When millions of people hit the beach every year, the chance of a shark attack will always be possible. But you can reduce your chances of injury or death if you know the risk of Shark activity and what to do if it happens to you. How to prevent Shark Attacks?
- Swim with Groups of people
- Never Swim at Dusk & Dawn
- Avoid murky water
- Don’t swim in Estuaries or near Sewage Outfalls
- Avoid Fishing boats & Fish Feedings
- Don’t Bleed or Pee in the ocean water
- Don’t wear high-contrast clothing
- Stay away from baitfish
- If you meet a shark-Slowly back away-don’t turn your back
What human beings have to understand is that when a swimmer enters the ocean, especially in an unknown and unprotected area, that person could be entering the home of fish that including the Shark. Knowing how to prevent an encounter with him, what you can do to survive, if you can’t, might even the score on his home turf.
Shark attacks are not as common as most people think and in the United States only account for about 33 per year. The amount of fatalities is around 1-3 per year in the US according to some reports. In comparison lightning, strikes kill around 37 (records are from 2015) people a year.
These are figures from 3 years ago and a number more Shark attacks are being reported especially with Reef and Great White Sharks, where seal populations are being protected. Records still show that most people are attacked in shallow water.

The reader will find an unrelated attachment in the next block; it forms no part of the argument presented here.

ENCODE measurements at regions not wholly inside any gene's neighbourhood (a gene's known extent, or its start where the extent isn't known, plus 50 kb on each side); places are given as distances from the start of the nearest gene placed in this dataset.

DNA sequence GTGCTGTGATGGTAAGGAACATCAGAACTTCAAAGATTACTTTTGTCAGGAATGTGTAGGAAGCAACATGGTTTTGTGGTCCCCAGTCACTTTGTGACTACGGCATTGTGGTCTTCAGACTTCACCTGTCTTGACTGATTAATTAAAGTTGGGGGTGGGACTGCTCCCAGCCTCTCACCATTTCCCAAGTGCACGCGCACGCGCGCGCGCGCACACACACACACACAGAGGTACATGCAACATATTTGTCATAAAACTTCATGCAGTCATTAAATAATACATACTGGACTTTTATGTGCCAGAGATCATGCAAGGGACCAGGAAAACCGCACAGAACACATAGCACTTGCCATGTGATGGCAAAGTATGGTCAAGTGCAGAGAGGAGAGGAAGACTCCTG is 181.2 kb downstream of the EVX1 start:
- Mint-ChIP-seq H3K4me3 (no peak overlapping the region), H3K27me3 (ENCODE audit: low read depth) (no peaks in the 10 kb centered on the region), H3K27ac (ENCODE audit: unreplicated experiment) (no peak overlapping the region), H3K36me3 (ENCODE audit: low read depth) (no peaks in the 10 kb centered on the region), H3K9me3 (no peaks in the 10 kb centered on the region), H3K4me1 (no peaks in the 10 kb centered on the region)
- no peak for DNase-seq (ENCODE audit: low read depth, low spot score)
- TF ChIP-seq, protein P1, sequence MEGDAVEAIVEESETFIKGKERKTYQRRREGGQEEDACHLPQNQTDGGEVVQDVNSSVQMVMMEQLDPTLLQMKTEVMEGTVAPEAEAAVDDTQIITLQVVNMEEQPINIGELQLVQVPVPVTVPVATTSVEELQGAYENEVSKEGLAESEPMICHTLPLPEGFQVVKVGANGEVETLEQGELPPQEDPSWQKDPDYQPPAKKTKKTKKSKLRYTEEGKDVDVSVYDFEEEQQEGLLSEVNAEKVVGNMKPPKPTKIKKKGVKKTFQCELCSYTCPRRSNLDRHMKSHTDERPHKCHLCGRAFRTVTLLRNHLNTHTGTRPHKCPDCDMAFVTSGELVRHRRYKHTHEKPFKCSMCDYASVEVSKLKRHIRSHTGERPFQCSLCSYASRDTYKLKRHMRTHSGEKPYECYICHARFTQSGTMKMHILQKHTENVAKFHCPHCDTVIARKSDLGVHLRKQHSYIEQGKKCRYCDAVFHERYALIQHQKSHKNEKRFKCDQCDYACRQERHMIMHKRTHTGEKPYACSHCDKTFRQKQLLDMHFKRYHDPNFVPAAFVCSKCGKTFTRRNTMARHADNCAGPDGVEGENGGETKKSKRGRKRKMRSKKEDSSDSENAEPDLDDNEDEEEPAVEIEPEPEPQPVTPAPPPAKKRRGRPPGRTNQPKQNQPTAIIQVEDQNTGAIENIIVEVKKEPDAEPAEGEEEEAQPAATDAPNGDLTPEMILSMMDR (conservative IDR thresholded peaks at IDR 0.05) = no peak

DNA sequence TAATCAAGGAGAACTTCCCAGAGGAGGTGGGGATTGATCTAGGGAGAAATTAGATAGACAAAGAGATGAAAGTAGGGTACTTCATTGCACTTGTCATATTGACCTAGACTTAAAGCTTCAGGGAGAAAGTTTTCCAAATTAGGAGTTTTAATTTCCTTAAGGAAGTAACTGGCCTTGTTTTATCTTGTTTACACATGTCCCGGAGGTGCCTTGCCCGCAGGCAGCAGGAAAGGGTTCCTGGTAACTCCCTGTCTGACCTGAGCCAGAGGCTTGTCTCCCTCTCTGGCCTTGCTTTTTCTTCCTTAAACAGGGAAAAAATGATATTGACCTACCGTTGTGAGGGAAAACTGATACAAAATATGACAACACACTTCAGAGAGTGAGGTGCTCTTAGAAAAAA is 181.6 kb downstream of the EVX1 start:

The last attack in shallow water in 2015 in North Carolina on Oak Island where two boys lost limbs was in shallow water about 20 yards off-shore. Both the boys were attacked within 90 minutes of each other.
According to the:
Shark Attack Information for the whole world is kept here in the US at the International Shark File in Florida. The USA leads the way in Shark Attacks with 33 unprovoked and 3 fatalities(2020) records
Usually, Shark attacks are separated into 3 categories;
- Attacks on Divers
- Attacks on Surfers
- Attacks on Swimmers
Swimmers are listed on the attacks that happen closer to shore. Most attacks on Divers happen in 31 feet to 40 feet of water. According to records in the Museum of Natural History in Florida. Attacks on Surfers and Swimmers that are the most common are in 6-10 feet of water.
The second and third most common depths for these kinds of attacks are 11 to 20 feet and zero to 5 feet, respectively which would put you in the surf at the beach.
Most Shark attacks happen close to the beach in shallow water near a sandbar or near a deep water drop-off. Sharks feed at Dawn and near Dusk. There is a correlation between the 911 calls of people reporting the attacks and the feeding time of the Sharks.
What Attracts Sharks to Humans
There are a number of things you can do to prevent having an encounter with a Shark.